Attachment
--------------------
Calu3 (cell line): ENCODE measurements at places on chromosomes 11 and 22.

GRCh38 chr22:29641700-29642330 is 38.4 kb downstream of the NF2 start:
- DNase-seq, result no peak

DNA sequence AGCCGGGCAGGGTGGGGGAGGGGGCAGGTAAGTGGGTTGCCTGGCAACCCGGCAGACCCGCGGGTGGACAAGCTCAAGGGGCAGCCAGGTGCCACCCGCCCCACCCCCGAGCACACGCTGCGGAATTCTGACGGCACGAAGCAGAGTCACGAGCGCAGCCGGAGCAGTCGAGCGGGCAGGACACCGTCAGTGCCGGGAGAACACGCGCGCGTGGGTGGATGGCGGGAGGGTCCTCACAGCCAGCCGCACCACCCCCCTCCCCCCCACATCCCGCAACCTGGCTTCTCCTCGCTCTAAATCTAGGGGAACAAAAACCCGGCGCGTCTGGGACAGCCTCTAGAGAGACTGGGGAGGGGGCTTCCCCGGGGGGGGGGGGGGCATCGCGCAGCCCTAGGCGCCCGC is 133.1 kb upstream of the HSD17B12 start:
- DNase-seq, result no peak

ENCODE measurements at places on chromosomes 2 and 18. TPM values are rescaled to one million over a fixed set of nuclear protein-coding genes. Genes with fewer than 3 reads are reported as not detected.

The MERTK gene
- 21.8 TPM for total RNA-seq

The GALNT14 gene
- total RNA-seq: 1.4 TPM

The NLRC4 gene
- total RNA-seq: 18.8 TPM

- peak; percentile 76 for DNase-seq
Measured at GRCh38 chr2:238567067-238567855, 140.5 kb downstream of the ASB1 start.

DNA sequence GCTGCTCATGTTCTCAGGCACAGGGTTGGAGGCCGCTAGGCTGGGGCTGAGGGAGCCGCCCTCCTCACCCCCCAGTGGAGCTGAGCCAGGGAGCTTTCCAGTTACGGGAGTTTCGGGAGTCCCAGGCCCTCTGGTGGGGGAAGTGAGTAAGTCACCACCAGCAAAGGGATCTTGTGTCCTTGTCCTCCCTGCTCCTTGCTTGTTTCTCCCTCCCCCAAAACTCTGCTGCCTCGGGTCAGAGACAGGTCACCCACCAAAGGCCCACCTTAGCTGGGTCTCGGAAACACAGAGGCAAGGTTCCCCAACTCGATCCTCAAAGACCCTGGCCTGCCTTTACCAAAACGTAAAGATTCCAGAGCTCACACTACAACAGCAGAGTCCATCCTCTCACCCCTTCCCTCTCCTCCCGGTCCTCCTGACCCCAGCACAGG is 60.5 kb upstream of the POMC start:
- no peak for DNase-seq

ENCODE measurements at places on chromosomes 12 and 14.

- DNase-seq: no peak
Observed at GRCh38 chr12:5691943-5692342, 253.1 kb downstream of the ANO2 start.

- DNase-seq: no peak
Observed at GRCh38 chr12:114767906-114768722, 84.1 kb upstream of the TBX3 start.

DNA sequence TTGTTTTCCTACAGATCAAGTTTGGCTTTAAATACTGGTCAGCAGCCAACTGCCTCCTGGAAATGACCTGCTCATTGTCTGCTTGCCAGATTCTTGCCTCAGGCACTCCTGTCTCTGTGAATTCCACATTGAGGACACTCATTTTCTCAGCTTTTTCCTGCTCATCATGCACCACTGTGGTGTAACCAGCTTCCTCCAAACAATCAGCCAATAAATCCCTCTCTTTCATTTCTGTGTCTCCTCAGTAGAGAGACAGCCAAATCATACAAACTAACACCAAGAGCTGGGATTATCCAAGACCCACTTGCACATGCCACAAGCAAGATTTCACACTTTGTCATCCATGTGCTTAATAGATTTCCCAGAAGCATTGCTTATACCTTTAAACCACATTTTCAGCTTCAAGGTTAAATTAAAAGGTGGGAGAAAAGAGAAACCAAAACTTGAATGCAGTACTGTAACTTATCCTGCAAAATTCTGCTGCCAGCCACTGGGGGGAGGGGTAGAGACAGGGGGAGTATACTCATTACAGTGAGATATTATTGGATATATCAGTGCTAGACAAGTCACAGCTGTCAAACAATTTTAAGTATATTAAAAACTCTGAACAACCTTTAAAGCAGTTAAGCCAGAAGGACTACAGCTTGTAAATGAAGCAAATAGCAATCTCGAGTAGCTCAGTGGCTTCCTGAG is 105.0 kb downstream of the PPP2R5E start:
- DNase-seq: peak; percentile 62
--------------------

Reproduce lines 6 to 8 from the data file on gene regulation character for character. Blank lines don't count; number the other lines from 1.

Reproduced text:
ENCODE measurements at places on chromosomes 2 and 18. TPM values are rescaled to one million over a fixed set of nuclear protein-coding genes. Genes with fewer than 3 reads are reported as not detected.

The MERTK gene
- 21.8 TPM for total RNA-seq